The Dark Night of the Soul

By: Nancy Missler; ©2000
This article looks at Joseph, Moses, Abraham, and others who have experienced a dark time of testing and questioning. What did they learn? What can we learn from them?

Loren Sandford has just written a good book on the dark night of the soul and he says, “Scripture shows us a reported pattern in which man receives a call, experiences success, is driven into exile (dark night) and then, finally returns to fulfill his destiny in the Lord.”[1]

A Scriptural Example: Joseph

A perfect Scriptural example of this is Joseph in the Old Testament. He received a call from God; was given special giftings (success); went through a night season of exile; and, eventually was instilled as Prince of Egypt, his true destiny from the Lord. Joseph is one who understood God’s purposes for the night seasons, and had the faith to get through.

The story goes like this: God gave Joseph an incredible dream that contained some mind-boggling promises for the future, yet this dream left his brothers seething with jealousy. After throwing Joseph into a pit, they sold him to a caravan of Ishmaelites on their way to Egypt. Joseph eventually was bought by Potiphar, a high-ranking Egyptian official, whose wife repeatedly tried to seduce the devout young Hebrew. When she finally accused the innocent Joseph of trying to molest her, Potiphar angrily threw the young man into prison, where he remained for years. When he was finally released, as a result of divinely orchestrated circumstances, he had been in bondage for a total of thirteen years!

Questions that naturally come to our mind are: Had God really spoken to Joseph through that dream? What about all those incredible promises? Did God change his mind? Did He abandon Joseph during hose thirteen years in prison? I don’t think so. I don’t believe anything that happened to Joseph was a surprise to God. He knew what Joseph would do and He also knew what He wanted to accomplish through Joseph (i.e., bring the Israelites to Egypt). If you read the Scriptures carefully, many times it says that all who saw Joseph during those thirteen years in prison knew that “God was with him.”[2] Joseph understood God’s will and allowed Him to freely work through him, even in the “night seasons.”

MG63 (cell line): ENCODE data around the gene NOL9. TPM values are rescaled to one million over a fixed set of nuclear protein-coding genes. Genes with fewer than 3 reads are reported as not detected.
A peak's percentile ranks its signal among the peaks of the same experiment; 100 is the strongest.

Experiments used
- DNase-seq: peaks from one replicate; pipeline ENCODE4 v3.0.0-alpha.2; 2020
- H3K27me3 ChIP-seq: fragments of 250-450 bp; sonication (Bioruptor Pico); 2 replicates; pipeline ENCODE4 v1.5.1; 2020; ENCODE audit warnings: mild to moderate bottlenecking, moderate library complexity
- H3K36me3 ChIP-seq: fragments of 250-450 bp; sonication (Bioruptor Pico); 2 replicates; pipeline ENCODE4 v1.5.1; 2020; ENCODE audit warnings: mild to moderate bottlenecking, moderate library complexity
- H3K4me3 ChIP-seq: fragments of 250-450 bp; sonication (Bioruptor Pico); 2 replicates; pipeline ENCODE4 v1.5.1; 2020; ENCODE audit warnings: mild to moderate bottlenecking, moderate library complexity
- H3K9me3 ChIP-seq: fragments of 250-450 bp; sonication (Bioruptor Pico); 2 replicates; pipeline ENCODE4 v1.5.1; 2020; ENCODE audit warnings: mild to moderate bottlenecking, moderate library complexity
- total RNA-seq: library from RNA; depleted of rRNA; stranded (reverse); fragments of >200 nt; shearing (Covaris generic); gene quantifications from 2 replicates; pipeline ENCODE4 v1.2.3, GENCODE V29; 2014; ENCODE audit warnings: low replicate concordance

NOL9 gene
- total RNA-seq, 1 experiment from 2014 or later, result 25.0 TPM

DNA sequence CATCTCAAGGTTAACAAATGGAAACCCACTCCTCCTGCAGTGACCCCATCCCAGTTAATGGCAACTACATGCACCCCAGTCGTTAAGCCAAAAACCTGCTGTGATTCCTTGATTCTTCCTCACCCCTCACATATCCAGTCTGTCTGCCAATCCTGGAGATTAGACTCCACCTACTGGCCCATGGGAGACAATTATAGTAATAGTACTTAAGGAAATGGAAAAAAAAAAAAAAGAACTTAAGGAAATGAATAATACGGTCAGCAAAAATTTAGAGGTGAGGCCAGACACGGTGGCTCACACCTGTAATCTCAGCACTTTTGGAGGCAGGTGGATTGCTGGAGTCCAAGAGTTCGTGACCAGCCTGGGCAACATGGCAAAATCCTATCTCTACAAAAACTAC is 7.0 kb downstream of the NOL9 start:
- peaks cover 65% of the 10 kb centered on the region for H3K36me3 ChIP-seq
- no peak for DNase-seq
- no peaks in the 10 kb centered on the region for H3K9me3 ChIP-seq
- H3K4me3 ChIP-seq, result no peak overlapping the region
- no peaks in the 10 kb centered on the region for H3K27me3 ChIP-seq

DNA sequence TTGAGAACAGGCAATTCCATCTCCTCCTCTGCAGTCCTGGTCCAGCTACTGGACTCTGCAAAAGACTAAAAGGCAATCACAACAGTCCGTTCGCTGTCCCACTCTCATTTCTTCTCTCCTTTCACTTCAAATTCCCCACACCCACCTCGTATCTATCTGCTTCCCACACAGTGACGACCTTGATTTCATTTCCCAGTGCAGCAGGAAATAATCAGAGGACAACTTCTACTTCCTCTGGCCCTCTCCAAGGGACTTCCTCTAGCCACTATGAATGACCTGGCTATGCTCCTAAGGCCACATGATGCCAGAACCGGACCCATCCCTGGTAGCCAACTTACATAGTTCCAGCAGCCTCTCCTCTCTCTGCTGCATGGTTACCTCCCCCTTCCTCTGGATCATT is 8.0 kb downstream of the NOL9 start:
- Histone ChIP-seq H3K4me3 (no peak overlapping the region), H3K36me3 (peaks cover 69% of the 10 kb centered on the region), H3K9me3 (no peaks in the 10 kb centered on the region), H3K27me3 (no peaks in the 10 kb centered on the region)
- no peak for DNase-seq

God not only creates the brightness of day, He also creates the darkness of night.[3] Thus, He not only is the Author of our joy and gladness, but He’s also the Author of our night seasons. Too many Christians have chosen to recreate God in their own image. They logically tell themselves, “A loving father would never willingly allow his children to suffer hardship, and neither would a loving heavenly Father!” However, if we put God into a box built by our own human understanding, how will we ever survive the night seasons of our faith? How could Joseph have survived those thirteen years if not for his unwavering faith and belief in the goodness of God?

If we only believe in a God of easy comfort, how can our faith ever withstand the heat of harsh circumstances? Without roots that go deep into the soil, the grass will surely wither. And, the same is true with us. If our faith is not deeply rooted in God’s Love, then we, too, will wither and die during our dark night.

Other Scriptural Examples

As we search the Scriptures, we find that almost every great man or woman of God experienced their own night season or dark night. On the very night God made His eternal covenant with Abraham, the Bible tells us that a “terror and great darkness fell upon him.” (Genesis 15:12 NAS) David, still reeling from the sound of all Jerusalem singing his praises, had to flee to the wilderness and hide inside a cave like a common criminal.[4] Just days after his incredible victory over the prophets of Baal, Elijah hid under a tree and begged God to kill him.[5] After being born a prince of Egypt, God allowed Moses to be stripped of his home, his privileges, his wealth, his power and his pride and made him to dwell 40 years in the desert as a common shepherd. And, even Jesus, with the “hosannas” still ringing in his ears, experienced an agony so intense that it caused him literally to sweat blood.[6]